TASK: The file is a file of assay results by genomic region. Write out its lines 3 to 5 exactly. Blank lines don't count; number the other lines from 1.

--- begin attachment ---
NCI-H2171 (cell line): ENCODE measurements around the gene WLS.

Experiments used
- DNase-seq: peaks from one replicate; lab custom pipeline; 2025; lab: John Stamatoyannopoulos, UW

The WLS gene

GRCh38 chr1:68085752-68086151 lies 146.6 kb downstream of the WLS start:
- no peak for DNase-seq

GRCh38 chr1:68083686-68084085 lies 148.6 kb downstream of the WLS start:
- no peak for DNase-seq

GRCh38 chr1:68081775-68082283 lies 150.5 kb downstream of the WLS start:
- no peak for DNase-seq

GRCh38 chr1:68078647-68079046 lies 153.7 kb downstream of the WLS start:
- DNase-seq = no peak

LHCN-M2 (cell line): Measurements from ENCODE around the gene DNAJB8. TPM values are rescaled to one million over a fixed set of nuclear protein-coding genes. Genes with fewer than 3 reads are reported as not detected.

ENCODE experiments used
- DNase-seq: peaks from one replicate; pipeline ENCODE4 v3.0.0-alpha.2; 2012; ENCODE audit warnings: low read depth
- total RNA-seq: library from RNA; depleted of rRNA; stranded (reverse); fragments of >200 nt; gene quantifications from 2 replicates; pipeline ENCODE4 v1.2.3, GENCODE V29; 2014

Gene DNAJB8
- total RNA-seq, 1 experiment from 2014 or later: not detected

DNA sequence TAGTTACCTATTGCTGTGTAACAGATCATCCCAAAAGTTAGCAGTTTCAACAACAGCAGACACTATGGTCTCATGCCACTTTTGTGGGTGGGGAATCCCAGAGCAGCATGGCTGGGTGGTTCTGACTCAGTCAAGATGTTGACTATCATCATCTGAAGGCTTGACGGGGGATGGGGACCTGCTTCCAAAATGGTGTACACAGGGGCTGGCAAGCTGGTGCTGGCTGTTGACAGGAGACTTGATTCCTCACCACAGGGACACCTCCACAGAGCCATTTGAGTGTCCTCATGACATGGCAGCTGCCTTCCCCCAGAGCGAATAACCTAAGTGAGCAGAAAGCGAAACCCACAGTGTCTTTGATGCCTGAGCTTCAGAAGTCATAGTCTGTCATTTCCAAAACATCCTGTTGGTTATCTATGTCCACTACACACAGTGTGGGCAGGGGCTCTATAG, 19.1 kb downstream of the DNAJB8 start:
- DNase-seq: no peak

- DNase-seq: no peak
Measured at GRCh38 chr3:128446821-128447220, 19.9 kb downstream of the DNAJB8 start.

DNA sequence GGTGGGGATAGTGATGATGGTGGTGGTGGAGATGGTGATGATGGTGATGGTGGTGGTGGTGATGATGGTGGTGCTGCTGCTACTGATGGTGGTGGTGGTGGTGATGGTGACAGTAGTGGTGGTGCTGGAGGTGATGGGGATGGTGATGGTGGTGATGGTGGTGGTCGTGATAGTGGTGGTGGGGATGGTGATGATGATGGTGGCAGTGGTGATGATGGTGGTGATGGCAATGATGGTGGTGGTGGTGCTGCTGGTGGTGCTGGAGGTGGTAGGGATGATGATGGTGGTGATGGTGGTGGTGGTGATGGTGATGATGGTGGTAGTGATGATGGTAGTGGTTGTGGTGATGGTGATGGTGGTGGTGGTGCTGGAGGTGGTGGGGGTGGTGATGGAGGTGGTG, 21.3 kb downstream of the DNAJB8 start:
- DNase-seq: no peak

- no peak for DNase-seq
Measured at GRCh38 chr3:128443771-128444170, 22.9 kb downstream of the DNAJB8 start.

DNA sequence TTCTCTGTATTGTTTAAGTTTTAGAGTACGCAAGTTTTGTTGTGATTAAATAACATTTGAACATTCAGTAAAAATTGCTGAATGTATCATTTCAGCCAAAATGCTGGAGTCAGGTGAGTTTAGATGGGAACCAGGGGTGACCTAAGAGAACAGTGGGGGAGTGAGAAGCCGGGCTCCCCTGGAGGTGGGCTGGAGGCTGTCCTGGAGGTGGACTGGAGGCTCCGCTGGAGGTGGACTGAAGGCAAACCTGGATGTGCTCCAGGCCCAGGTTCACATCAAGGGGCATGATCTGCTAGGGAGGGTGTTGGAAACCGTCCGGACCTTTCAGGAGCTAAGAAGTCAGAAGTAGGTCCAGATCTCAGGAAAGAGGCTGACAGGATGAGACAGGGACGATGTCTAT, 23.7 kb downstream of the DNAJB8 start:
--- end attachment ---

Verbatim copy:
- DNase-seq: peaks from one replicate; lab custom pipeline; 2025; lab: John Stamatoyannopoulos, UW

The WLS gene

GRCh38 chr1:68085752-68086151 lies 146.6 kb downstream of the WLS start: